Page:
Earl Grey and Ginger Simnel Cake Recipe


Earl Grey and Ginger Simnel Cake Recipe

Our lovely friends at Clarence Court have whipped together this beautiful recipe for us. The Simnel Cake is buried deep in the traditions of England. It signals the start of new beginnings with the coming of Spring. It often now served around Mothering Sunday. This zesty version includes the not too traditional addition of warming ginger and citrus Earl Grey tea.

Clarence Court has been providing outstanding free-range eggs from their fabulous birds since 1928, when Clarence Elliot brought jungle fowl back from Patagonia to Gloucestershire. His rare birds were crossbred to create pedigree hens, and to this day, they still lay colourful, hard-shelled eggs with deep golden yolks. Pair their fabulous eggs with our Sophie Allport Spring Chicken collection for an egg-cellent mix!

Are you wanting to make an wonderful simnel cake? Pop on your Sophie Allport apron, take out your oven gloves and grab your whisk!

Earl Grey and Ginger Simnel Cake Recipe - Spring and Easter cake recipe

Photography: David Loftus

Preparation time: 40 minutes (including soaking fruit overnight)
Cook time: 2 hours
Serves 10-12


  • 6 pieces of stem ginger in syrup
  • 50g dried apricots
  • 50g glace cherries
  • 100g sultanas
  • 50g dried cranberries
  • 125g currants
  • 60g chopped mixed peel
  • Zest of 2 oranges
  • 200ml earl grey tea (made with 3 tea bags and cooled)
  • 250g unsalted softened butter
  • 250g soft light brown sugar
  • 230g self-raising flour, sieved
  • 4 large Clarence Court Hens Eggs
  • ½ teaspoon mixed spice
  • 1 teaspoon ground ginger
  • 3 tablespoons apricot jam
  • Icing sugar for dusting
  • 300g marzipan
  • Mini eggs and edible flowers to decorate


  1. The night before you bake the cake, chop the stem ginger, apricots and cherries and add them to a bowl with the remaining dried fruit, orange zest and cooled tea. Cover the bowl and set aside to soak overnight.
  2. The following day drain the fruit and discard any tea that hasn’t been soaked up. Grease and line a deep, heavy, 20cm round baking tin with baking parchment. It’s often useful to wrap a sleeve of foil wrapped in baking parchment around the outside of the tin and secure it with string. This prevents the cake from browning too much as it’s baked for around 2 hours.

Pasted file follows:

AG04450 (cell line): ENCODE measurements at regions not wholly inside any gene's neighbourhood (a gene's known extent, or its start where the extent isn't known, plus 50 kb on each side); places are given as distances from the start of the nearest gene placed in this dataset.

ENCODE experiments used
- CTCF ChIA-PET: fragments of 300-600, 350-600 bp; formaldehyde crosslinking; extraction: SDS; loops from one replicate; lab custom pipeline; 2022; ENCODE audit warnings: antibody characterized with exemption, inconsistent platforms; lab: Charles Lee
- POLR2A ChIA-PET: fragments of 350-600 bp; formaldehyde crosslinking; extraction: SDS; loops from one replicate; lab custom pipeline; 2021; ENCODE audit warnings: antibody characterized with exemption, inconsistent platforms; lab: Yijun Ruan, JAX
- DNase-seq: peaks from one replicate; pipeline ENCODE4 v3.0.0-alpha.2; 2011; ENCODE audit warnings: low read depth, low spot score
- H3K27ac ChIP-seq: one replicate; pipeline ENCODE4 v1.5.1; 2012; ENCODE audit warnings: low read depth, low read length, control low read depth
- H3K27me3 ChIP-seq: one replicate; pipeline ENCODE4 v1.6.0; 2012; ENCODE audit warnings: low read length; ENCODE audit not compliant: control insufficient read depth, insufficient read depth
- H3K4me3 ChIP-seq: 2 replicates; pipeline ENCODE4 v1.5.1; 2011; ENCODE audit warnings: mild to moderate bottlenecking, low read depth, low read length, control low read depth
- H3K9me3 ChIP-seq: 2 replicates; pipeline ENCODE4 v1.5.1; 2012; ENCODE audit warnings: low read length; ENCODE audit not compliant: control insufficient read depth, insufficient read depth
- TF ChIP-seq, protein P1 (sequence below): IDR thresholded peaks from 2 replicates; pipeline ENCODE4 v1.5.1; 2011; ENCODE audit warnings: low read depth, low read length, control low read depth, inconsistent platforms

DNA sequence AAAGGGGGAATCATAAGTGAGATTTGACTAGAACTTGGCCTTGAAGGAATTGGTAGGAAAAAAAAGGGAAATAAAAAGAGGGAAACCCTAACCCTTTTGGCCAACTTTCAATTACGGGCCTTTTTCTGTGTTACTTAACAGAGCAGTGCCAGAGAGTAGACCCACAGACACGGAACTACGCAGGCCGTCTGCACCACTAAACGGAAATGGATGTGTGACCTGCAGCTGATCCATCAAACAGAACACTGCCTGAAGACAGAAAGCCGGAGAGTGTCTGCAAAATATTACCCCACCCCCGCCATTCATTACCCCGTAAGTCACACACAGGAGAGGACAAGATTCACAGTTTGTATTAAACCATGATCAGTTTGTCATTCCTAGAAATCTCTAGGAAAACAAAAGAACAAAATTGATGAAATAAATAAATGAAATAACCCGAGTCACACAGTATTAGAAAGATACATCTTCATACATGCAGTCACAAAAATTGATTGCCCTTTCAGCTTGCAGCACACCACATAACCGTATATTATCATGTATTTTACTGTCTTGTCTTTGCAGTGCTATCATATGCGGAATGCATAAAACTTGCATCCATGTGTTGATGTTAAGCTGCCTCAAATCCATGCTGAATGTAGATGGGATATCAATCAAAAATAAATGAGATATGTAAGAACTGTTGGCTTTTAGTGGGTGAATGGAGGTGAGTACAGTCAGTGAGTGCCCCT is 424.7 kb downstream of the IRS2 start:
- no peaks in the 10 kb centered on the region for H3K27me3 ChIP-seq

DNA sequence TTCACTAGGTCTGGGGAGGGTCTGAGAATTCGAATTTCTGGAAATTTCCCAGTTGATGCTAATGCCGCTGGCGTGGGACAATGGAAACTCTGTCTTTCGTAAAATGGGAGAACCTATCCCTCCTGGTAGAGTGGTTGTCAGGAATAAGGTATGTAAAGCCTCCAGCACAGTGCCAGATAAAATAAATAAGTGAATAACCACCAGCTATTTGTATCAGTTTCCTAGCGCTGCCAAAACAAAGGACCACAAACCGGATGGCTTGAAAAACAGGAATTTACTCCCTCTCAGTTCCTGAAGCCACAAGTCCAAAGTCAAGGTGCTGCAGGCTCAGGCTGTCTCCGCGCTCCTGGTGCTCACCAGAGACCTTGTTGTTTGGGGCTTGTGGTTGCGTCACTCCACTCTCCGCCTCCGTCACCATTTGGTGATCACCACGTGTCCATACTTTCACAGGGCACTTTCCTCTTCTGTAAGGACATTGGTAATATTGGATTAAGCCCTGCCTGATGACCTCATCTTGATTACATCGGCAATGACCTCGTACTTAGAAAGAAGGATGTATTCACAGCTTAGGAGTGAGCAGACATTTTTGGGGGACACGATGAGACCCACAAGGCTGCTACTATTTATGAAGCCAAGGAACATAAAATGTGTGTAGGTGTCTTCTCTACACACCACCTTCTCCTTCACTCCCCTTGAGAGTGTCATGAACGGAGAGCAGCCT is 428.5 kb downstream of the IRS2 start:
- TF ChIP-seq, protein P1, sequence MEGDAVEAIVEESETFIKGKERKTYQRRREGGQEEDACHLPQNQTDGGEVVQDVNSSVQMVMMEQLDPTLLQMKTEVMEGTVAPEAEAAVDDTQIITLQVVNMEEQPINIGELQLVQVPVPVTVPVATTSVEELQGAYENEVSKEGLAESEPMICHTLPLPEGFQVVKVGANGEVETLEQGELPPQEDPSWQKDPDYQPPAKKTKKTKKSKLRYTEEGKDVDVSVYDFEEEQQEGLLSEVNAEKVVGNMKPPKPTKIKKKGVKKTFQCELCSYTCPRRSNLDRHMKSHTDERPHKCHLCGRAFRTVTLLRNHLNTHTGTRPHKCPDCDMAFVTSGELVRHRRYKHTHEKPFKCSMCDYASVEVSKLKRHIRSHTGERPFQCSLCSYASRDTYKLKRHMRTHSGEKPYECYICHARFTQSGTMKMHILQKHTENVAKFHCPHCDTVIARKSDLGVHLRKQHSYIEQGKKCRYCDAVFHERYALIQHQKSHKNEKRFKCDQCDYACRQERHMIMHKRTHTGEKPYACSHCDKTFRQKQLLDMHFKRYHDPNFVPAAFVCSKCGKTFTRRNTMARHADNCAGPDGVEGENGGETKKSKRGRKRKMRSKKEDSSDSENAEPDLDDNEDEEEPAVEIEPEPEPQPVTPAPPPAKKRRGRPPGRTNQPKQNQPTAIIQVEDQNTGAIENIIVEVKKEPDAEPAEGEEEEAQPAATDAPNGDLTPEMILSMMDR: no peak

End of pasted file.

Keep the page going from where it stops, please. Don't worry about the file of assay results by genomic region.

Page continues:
3. Pre-heat the oven to 150c/ 300f/ gas mark 2/. Place the eggs, butter, sugar, sieved flour and spices into the bowl of a freestanding mixer. Whisk for a minute or two until beaten into a smooth cake mix. Alternatively, you can do this by hand with a wooden spoon. Fold through the tea-soaked fruit.
  4. Spoon the mixture into the lined tin and level out evenly. Place the cake in the oven to bake for 2 hours or until golden and risen. To check it’s ready, insert a skewer into the centre of the cake. If any mixture remains on the skewer, cover the cake with tin foil and bake in the oven for a further 10 minutes.
  5. When it’s ready, allow the cake to sit in the tin for 20 minutes on a cooling rack, then carefully turn it out and allow to cool completely.
  6. Melt the apricot jam and brush it on to the top of the cake. Roll out half of the marzipan to a 20cm circle on a clean work surface dusted with icing sugar and place on top of the cake. Roll out 11 balls and arrange them around the edge of the marzipan circle. Use a blow torch or place on a hot grill for a minute or two to achieve a golden-brown finish. Top with mini eggs and edible flowers if using.

Sophie Allport Mixing Bowl

Have you had a go at baking this delicious cake? We'd love to know how you got on, let us know below in the comments. 


  • Hi Louise, you add the eggs at step 3 along with the sugar, butter, flour and spices to make your cake mixture. All the best, Paige @ Sophie Allport

    Paige @ Sophie Allport on

  • When do you add the 4 eggs to the recipe?

    Louise on

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